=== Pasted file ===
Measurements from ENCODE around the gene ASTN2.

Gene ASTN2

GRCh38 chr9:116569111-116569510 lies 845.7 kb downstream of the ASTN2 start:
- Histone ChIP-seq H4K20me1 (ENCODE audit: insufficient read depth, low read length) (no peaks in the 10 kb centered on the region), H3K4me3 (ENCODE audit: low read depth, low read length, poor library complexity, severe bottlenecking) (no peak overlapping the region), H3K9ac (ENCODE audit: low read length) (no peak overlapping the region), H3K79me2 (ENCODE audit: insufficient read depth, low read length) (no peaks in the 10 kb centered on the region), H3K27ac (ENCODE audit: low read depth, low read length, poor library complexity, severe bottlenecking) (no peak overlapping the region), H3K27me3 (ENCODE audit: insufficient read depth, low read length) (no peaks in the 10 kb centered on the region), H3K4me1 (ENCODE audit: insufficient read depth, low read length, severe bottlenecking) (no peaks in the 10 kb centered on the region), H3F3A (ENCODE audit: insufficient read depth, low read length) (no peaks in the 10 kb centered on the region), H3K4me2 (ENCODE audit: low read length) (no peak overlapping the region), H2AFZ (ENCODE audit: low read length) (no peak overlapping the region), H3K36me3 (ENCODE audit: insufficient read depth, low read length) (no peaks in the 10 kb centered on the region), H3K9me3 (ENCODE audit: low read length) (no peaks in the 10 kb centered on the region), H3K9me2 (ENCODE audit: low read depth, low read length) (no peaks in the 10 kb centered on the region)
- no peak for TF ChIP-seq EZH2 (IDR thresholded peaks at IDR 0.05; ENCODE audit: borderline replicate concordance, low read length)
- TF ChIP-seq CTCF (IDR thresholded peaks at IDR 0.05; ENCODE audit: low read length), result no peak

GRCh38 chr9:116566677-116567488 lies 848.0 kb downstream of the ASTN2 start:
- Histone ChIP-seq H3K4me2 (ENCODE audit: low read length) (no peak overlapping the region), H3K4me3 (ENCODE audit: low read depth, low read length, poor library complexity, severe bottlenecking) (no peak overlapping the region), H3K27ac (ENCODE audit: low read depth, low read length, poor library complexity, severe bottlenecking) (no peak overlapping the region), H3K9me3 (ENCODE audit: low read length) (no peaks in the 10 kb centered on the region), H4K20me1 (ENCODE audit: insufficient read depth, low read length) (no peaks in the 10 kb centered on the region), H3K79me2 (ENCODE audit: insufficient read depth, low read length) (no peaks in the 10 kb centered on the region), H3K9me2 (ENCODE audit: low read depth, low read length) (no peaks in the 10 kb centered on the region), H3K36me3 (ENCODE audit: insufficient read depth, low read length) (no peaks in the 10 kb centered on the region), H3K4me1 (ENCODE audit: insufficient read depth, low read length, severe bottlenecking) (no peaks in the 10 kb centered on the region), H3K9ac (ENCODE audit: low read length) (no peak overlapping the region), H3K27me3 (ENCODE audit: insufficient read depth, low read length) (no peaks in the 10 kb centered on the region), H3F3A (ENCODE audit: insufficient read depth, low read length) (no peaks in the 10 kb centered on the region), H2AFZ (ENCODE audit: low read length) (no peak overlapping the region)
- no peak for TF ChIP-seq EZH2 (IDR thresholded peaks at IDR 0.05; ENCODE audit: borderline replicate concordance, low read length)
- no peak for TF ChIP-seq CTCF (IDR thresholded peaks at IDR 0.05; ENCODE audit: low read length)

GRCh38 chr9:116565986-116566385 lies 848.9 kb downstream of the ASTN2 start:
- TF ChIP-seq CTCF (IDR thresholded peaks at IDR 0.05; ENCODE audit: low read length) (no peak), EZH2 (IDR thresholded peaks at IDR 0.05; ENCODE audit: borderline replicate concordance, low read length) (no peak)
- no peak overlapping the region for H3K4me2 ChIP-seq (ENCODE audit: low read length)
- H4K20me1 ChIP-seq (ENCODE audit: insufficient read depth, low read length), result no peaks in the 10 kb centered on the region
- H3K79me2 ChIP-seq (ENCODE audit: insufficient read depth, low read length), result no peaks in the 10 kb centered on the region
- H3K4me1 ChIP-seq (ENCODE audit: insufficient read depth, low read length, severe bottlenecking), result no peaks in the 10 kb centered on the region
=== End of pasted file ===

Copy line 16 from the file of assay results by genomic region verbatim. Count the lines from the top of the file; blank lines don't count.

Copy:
- H3K4me1 ChIP-seq (ENCODE audit: insufficient read depth, low read length, severe bottlenecking), result no peaks in the 10 kb centered on the region